If you have ever taken a road trip up the A470, perhaps up from Dolgellau on your way to Porthmadog or further north, then there is a very real chance you have noticed Llyn Trawsfynydd before - the sprawling blue waters sparkling in the sunshine over a rare section of flatland between the hills and mountains of Snowdonia. Even if you have never spotted the lake, or simply paid little notice to this reservoir, you might have caught a glimpse of that nuclear power plant looming over the tree line and wondered what the story is. Regardless, Lake Trawsfynydd is certainly more than a mile-marker along an A-road or a former cooling pond for the now decommissioned nuclear plant, it is well worth pulling into and spending some time adventuring around, so let us dive into what you can expect at Llyn Trawsfynydd...
As you may have already gathered, getting to Llyn Trawsfynydd by car couldn't be much easier, the lake's southern and northern points almost touch the A470 and there is ample parking at both ends. At the south, you'll want to leave the A470 up a short lane to reach the Trawsfynydd Lake Car Park, this is a single track road but its perfectly straight, very short and has enough passing points that you won't encounter any issues - just enter the car park cautiously as it can be fairly blind with the trees obscuring the view. Likewise, at the north end just turn into the Canolfan Prysor Centre area, signposted for the power station and café, and find somewhere to park, couldn't be simpler! Both car parks practically dump you out on the shoreline, so if you are looking for a quiet place to take a breather or a quick pit stop, you would struggle to find better surroundings in which to do so. Public transport, as with many areas around North Wales, is a little trickier but not impossible: buses run through the town of Trawsfynydd which sits on the land near the southern tip of the lake and, at the time of writing, there are a handful of semi-regular bus services that should make it possible to visit easily. In the grand scheme of things, thanks to the major A-road and the town of Trawsfynydd this is one of the easier places to reach.
Where you should be heading to is entirely up to you, but my recommendation is to park at the south end of the lake and walk along the east coast of the lake, cross the bridge to cut through the town of Trawsfynydd and follow the road until you can cut away to explore the fields and small woodland up to the Canolfan Prysor Centre. The footbridge that spans the southern section of Llyn Trawsfynydd is one of my favourite things to visit in the area, a glorious and memorable short stroll out into the open air above the lake that is worth a quick stop just to do that, but if you continue onwards then you are likely to see plenty of other spectacular views and some natural beauty in full bloom. For those a little unsure about the footbridge, the railings are around hip height and you can see through the slats to the water below but if you just focus on the horizon I am sure you will make it. It is a great spot to adventure around, or you can stay by the car park along the lake wall and enjoy a picnic or a spot of fishing, whatever floats your boat! If you wish to see the dam on the north-western corner of the lake then you could make one long walk of it by continuing through the little woodland and out to the Canolfan Prysor Centre, you can, of course, drive here if you didn't want to be walking too far but it should be worth considering that the walk to the dam is still a bit of a walk away and you cannot drive much closer due to the power station preventing access. The walk from the south car park to the Canolfan Prysor Centre car park is approximately 3 miles one-way, then the walk from the Canolfan Prysor Centre car park to the dam is around 1.7 miles, again one-way.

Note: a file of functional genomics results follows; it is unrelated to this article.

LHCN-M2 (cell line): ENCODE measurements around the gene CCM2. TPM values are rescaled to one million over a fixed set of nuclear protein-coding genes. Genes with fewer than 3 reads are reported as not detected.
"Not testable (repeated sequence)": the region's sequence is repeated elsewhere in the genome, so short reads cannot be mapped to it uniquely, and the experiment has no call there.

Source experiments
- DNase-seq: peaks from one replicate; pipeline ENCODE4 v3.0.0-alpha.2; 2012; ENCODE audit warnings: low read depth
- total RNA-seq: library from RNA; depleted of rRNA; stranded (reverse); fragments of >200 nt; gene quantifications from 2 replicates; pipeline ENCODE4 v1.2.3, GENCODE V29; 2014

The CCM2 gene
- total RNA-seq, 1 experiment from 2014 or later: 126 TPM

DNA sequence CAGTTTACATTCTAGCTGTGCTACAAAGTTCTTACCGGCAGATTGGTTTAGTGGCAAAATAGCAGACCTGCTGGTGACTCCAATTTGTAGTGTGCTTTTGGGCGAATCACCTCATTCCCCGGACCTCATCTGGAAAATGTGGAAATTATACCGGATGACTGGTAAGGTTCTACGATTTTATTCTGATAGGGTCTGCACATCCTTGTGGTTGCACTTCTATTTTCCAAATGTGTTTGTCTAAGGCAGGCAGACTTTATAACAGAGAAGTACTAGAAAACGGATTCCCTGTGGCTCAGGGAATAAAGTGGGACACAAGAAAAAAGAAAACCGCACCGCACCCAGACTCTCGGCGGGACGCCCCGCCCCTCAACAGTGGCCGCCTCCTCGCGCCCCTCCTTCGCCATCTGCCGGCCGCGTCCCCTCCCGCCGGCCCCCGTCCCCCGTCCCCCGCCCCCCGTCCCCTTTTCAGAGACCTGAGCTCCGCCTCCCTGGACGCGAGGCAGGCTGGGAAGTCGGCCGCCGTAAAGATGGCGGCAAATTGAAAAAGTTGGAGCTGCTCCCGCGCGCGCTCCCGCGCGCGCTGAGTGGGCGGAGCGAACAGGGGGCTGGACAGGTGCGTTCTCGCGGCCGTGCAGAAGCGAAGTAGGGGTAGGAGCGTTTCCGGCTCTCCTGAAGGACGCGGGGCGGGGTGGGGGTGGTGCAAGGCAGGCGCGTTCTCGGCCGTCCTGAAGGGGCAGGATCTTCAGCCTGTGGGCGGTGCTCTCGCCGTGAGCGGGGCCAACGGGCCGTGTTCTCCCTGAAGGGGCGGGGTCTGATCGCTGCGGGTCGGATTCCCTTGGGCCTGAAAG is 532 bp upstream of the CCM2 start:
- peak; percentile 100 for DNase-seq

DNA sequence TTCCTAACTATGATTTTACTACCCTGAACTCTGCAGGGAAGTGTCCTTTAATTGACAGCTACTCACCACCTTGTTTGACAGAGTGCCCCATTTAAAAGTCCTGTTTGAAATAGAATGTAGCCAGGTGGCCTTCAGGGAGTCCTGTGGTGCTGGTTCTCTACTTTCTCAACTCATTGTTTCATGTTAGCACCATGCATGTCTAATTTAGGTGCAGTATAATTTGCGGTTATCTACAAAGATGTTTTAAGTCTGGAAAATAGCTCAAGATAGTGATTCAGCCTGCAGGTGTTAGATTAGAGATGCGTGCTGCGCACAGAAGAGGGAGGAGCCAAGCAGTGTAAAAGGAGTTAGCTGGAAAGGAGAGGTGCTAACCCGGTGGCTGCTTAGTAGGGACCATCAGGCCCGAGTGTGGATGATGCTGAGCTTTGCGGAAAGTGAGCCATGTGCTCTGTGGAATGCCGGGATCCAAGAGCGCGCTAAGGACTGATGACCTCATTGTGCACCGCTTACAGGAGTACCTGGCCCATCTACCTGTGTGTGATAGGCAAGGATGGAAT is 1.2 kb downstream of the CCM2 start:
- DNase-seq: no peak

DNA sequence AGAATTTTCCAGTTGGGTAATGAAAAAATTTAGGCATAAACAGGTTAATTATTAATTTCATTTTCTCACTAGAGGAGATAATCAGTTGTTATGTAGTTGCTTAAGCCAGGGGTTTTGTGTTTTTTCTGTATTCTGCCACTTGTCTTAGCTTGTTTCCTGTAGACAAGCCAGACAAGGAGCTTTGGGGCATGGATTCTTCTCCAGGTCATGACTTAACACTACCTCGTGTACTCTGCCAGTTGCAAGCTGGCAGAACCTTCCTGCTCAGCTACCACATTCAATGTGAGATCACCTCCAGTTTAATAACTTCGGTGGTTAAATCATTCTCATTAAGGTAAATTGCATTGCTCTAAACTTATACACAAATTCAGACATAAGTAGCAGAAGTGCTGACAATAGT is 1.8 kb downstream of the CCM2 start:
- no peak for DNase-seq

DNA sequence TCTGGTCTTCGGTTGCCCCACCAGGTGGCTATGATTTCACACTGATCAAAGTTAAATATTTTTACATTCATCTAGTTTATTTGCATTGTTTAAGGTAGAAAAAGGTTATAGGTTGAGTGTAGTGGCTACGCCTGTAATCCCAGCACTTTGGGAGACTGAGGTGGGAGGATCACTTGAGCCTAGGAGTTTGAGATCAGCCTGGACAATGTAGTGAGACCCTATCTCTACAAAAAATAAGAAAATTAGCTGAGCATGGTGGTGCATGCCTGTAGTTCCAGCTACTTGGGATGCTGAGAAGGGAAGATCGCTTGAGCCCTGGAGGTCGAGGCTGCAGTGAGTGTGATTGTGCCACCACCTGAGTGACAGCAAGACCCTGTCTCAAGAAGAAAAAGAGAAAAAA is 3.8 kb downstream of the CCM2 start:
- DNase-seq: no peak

The walk from the Canolfan Prysor Centre to the dam at Llyn Trawsfynydd is an interesting one, it is almost exclusively on paved roads and pathways as you snake between the car park and power station and out onto the service roads. You should encounter little to no traffic on this road, but still, be aware that maintenance vehicles will occasionally appear. You will mostly be cutting through open areas, or bordered by woodlands but exposed so prepare appropriately for sunny days as you will have a brief respite from the sun. Be sure to enjoy the odd viewpoints you come across as you wander onwards, the lake is unquestionably stunning from most angles but here in particular with partially flooded islands and an odd sort of bar of earth running through it. It is difficult to envision the valleys underwater that formerly would have been sprawling farmland used to look like, but it certainly makes for a striking view. The dam will pop into view before you know it and there are ample viewpoints dotted around it, you can access lower areas at most corners of the dam as well as a great rocky outcrop to check out both the dam and the lake from over a stile tucked up the corner. Furthermore, take the path down from the opposite side and take a trip to get some great views of the dam itself from the bottom - if you were to continue following this path you would end up in Ceunant Llennyrch where this stunning waterfall can be found (Although we visited in two separate trips, so I cannot confirm that you can link these two walks into one).